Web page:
\[r_{\pm} = \sqrt{\sin^2 \space \theta + \left(r \space \cos \space \theta \pm \dfrac{d}{2} \right)^2}\]

and then multiplying out the parentheses

\[r_{\pm} = r \sqrt{\sin^2\space \theta + \cos^2 \space \theta \pm \cos \space \theta\dfrac{d}{r} + \left(\dfrac{d}{2r}\right)^2} = r\sqrt{1 \pm \cos \space \theta \dfrac{d}{r} + \left(\dfrac{d}{2r}\right)^2}.\]

The last term in the root is small enough to be negligible (remember \(r >> d\), and hence \((d/r)^2\) is extremely small, effectively zero to the level we will probably be measuring), leaving us with

\[r_{\pm} = r\sqrt{1 \pm \cos \space \theta \dfrac{d}{r}}.\]

Using the *binomial approximation* (a standard result from the mathematics of series, when \(a\) is small)

\[\dfrac{1}{\sqrt{1 \pm a}} \approx 1 \pm \dfrac{a}{2}\]

and substituting this into our formula for \(V_p\), we get

\[V_p = k\left[\dfrac{q}{r}\left(1 + \dfrac{d \space \cos \space \theta}{2r} \right) - \dfrac{q}{r}\left(1 - \dfrac{d \space \cos \space \theta}{2r}\right)\right] = k\dfrac{qd \space \cos \theta}{r^2}.\]

This may be written more conveniently if we define a new quantity, the **electric dipole moment**,

\[\vec{p} = q\vec{d},\]

where these vectors point from the negative to the positive charge. Note that this has magnitude *qd*. This quantity allows us to write the potential at point *P* due to a dipole at the origin as

\[V_p = k\dfrac{\vec{p} \cdot \hat{r}}{r^2}.\]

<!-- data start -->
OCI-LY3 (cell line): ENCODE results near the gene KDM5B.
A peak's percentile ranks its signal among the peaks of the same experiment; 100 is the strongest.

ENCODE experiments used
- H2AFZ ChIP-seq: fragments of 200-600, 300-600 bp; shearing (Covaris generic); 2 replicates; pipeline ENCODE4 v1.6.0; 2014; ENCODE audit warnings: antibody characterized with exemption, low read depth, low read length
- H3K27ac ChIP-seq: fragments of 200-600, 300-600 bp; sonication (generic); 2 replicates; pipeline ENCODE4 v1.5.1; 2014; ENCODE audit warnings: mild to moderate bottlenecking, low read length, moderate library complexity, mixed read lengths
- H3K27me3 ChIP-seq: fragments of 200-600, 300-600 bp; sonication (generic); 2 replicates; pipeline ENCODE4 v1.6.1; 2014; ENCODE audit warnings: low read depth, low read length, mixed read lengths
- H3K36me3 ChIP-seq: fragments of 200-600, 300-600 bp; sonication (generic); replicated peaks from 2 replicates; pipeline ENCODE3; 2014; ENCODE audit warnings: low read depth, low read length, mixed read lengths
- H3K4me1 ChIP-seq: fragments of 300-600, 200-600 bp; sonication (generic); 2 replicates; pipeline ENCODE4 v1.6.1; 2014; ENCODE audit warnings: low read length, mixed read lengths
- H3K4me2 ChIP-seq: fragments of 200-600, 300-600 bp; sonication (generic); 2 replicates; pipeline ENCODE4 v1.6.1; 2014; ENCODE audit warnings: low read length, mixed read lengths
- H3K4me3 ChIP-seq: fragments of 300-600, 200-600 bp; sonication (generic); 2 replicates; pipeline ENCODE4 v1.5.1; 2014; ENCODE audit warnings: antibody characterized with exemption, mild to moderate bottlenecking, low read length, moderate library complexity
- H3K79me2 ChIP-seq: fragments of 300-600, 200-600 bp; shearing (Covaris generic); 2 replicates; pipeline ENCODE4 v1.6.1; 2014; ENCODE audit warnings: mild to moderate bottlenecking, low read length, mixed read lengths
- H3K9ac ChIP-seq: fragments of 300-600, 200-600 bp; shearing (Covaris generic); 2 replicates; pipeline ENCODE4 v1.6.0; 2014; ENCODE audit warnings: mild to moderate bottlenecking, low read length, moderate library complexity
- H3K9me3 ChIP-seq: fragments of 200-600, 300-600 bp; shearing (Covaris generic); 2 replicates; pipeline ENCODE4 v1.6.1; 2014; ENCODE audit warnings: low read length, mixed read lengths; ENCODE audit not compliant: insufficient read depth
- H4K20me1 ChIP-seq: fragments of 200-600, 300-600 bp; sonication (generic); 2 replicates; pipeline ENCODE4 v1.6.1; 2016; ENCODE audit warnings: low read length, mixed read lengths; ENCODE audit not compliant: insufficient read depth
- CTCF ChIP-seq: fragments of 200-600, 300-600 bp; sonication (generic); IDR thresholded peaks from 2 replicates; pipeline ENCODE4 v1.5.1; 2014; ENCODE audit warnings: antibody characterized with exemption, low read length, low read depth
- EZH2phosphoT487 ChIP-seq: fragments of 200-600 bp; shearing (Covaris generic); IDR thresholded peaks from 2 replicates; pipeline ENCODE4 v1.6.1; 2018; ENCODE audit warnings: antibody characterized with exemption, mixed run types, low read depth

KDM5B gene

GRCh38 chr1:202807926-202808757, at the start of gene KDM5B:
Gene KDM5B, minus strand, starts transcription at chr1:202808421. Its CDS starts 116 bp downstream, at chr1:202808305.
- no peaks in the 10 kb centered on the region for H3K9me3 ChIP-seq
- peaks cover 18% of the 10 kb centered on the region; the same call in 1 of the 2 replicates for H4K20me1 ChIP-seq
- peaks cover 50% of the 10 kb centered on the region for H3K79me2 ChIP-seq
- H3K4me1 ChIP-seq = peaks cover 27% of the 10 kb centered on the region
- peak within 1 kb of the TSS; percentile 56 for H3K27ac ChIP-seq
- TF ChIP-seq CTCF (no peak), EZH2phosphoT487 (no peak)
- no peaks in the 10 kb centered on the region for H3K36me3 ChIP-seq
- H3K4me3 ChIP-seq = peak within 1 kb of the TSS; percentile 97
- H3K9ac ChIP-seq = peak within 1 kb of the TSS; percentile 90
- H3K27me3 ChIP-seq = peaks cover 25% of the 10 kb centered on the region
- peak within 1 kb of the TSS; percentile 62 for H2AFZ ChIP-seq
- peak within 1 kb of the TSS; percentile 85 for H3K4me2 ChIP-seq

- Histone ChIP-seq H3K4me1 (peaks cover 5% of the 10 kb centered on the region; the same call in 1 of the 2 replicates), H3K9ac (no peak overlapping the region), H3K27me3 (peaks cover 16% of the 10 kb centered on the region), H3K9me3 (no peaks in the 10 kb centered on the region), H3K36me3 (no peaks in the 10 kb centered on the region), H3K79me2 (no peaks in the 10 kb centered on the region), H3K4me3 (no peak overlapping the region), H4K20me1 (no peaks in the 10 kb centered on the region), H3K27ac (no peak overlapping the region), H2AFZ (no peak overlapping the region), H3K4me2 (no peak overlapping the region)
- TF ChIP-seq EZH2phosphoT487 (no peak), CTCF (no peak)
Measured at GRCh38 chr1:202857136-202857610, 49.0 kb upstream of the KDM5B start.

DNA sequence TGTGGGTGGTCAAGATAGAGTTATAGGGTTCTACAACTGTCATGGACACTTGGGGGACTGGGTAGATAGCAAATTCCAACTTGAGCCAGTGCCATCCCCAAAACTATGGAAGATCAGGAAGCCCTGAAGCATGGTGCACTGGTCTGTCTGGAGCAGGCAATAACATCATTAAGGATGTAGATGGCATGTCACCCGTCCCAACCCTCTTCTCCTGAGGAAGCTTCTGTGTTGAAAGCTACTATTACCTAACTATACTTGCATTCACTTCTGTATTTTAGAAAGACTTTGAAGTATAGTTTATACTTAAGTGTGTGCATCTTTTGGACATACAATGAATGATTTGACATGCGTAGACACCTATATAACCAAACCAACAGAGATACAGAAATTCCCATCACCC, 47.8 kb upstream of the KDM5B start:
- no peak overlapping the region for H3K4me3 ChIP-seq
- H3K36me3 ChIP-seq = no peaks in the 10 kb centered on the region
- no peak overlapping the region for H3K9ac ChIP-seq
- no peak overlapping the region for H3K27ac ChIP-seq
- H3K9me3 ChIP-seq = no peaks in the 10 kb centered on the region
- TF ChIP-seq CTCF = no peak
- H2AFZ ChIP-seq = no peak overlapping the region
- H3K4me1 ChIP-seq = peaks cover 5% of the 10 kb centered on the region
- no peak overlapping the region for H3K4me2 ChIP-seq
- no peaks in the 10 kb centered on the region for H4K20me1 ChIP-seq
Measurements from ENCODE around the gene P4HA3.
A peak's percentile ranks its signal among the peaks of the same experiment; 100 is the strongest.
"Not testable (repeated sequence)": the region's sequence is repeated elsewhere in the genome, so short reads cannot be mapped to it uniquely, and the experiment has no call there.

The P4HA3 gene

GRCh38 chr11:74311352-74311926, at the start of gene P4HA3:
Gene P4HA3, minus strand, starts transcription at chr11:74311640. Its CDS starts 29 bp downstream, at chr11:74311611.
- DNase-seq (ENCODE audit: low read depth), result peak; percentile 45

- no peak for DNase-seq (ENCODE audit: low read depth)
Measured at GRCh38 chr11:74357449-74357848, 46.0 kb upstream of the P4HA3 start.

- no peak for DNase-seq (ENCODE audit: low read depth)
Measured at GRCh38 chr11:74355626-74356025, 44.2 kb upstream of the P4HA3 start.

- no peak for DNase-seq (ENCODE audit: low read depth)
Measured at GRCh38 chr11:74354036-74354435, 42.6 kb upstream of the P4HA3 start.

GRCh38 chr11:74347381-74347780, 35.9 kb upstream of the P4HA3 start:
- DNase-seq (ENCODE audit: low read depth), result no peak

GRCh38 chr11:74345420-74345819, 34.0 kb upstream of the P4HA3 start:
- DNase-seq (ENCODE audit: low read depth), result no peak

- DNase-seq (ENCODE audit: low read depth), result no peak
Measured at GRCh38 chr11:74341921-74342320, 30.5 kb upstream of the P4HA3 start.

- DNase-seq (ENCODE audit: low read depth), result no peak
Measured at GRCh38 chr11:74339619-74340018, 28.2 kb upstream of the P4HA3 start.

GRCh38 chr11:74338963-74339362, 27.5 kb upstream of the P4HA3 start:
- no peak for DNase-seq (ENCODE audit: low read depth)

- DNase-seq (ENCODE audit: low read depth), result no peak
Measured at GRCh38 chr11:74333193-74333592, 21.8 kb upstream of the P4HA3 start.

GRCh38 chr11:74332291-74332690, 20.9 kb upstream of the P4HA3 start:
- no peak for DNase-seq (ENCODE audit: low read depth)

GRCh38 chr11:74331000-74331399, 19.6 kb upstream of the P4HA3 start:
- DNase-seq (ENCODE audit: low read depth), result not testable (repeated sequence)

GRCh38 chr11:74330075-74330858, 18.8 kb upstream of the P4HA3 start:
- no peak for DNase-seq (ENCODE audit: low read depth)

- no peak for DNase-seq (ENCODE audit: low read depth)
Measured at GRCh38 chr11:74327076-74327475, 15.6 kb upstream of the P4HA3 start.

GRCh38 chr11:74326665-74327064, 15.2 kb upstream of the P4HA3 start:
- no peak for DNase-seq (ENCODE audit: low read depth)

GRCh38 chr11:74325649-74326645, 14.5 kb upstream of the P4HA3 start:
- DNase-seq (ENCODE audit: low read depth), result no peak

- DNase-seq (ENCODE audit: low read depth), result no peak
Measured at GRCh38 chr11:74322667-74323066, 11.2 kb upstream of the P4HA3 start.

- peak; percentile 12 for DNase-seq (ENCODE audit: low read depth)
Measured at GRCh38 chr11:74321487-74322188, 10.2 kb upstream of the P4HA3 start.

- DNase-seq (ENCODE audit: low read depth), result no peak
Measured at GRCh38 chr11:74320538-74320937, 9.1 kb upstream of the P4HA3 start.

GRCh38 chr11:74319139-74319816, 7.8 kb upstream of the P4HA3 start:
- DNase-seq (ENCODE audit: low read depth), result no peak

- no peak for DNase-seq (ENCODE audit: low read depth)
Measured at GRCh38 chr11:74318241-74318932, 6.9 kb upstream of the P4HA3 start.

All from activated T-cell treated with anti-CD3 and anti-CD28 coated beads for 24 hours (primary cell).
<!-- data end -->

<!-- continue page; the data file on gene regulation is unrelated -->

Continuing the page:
A diagram of the application of this formula is shown in Figure \(\PageIndex{5}\).

**Figure \(\PageIndex{5}\):** The geometry for the application of the potential of a dipole.

There are also higher-order moments, for quadrupoles, octupoles, and so on. You will see these in future classes.

# Potential of Continuous Charge Distributions

We have been working with point charges a great deal, but what about continuous charge distributions? Recall from Equation \ref{eq20} that

\[V_p = k\sum \dfrac{q_i}{r_i}.\]

We may treat a continuous charge distribution as a collection of infinitesimally separated individual points. This yields the integral

\[V_p = \int \dfrac{dq}{r}\]

for the potential at a point *P*. Note that \(r\) is the distance from each individual point in the charge distribution to the point *P*. As we saw in Electric Charges and Fields, the infinitesimal charges are given by

\[\underbrace{dq = \lambda \space dl}_{one \space dimension}\]

\[\underbrace{dq = \sigma \space dA}_{two \space dimensions}\]

\[\underbrace{dq = \rho \space dV \space}_{three \space dimensions}\]

where \(\lambda\) is linear charge density, \(\sigma\) is the charge per unit area, and \(\rho\) is the charge per unit volume.

Example \(\PageIndex{4}\): Potential of a Line of Charge

Find the electric potential of a uniformly charged, nonconducting wire with linear density \(\lambda\) (coulomb/meter) and length *L* at a point that lies on a line that divides the wire into two equal parts.

**Strategy**

To set up the problem, we choose Cartesian coordinates in such a way as to exploit the symmetry in the problem as much as possible. We place the origin at the center of the wire and orient the *y*-axis along the wire so that the ends of the wire are at \(y = \pm L/2\). The field point *P* is in the *xy*-plane and since the choice of axes is up to us, we choose the *x*-axis to pass through the field point *P*, as shown in Figure \(\PageIndex{6}\).

**Figure \(\PageIndex{6}\):** We want to calculate the electric potential due to a line of charge.

**Solution**